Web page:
Section 3.3.1: Why do galaxies collide?

The Universe is a vast place. Although it is filled with over a hundred billion galaxies, many of these are separated by unimaginable distances. Not only that, but the Universe is expanding, as we will explore in Section 5. The expansion of the Universe carries the galaxies along with it and, in general, increases the distances between galaxies. Bearing all of this in mind, how can two galaxies collide together?

The answer is once again due to gravity, and also the fact that galaxies are not evenly distributed throughout the Universe. Instead, you find some areas where there are lots of galaxies (groups and clusters) and some areas where there are no galaxies (voids).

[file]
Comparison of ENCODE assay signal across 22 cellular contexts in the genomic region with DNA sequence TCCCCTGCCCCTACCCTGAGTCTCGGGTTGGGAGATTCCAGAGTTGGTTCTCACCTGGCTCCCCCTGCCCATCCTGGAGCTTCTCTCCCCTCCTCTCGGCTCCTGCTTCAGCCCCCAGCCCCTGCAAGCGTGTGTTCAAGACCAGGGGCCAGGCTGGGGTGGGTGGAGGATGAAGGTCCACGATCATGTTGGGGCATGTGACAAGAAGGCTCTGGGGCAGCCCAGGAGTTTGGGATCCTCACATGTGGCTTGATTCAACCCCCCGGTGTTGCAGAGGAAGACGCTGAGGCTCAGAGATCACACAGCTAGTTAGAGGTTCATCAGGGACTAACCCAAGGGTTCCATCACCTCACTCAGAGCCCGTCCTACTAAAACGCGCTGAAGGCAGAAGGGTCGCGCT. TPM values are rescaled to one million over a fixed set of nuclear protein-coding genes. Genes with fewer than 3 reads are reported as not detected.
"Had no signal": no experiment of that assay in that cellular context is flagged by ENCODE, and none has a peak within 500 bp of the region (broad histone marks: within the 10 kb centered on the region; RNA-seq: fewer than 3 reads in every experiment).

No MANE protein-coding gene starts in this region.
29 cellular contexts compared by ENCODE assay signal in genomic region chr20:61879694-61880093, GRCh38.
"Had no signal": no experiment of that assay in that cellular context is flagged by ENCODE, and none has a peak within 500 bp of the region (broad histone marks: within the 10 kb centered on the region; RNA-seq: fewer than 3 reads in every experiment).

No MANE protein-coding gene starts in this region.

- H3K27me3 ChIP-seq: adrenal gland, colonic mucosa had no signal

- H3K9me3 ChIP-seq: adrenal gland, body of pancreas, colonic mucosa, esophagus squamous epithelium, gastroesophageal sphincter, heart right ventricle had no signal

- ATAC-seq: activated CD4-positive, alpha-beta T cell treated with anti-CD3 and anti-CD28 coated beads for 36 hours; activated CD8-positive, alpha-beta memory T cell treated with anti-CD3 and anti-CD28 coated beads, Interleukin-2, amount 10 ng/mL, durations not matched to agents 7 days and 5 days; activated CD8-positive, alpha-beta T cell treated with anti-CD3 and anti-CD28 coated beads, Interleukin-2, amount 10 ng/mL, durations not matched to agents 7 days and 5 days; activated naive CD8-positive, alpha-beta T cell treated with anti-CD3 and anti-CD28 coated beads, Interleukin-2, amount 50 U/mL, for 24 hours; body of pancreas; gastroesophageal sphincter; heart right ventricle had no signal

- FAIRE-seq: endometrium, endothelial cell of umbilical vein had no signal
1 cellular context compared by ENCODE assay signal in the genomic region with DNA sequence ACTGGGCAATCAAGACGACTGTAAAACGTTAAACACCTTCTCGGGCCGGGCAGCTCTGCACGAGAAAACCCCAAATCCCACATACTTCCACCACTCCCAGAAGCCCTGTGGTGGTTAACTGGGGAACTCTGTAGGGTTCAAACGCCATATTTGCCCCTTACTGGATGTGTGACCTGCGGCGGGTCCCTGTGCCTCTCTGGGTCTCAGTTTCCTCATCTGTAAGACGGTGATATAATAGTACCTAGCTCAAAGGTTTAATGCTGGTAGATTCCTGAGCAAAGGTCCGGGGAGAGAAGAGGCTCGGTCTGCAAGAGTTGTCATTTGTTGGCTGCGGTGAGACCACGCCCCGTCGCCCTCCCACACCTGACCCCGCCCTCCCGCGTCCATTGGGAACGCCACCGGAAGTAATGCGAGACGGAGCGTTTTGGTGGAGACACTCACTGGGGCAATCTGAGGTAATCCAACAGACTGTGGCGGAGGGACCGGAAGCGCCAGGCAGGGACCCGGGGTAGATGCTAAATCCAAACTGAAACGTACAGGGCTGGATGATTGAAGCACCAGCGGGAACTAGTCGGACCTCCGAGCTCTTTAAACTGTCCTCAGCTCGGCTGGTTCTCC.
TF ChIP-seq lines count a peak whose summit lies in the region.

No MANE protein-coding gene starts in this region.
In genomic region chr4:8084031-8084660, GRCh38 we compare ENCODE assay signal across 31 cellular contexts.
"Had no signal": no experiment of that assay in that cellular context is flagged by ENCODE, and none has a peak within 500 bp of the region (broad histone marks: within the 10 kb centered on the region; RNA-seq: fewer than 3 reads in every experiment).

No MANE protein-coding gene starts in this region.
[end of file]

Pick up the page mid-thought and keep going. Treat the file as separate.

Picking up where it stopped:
ACTIVITY: This can be seen in the below video which shows the positions of 400,000 nearby galaxies. As the video flies through the galaxies, see if you can spot some clusters and voids.

The overall motion of one galaxy relative to another is a result of the competition between the expansion of the Universe (moving them apart) and the mutual attraction of gravity (pulling them together). If two galaxies are close enough then gravity will win and the galaxies will eventually crash together.

Note that not all galaxy interactions result in a collision, and not all collisions result in a merger. It all depends on the relative velocity and distance of the galaxies.

Last modified: Friday, 19 Dec 2014, 11:20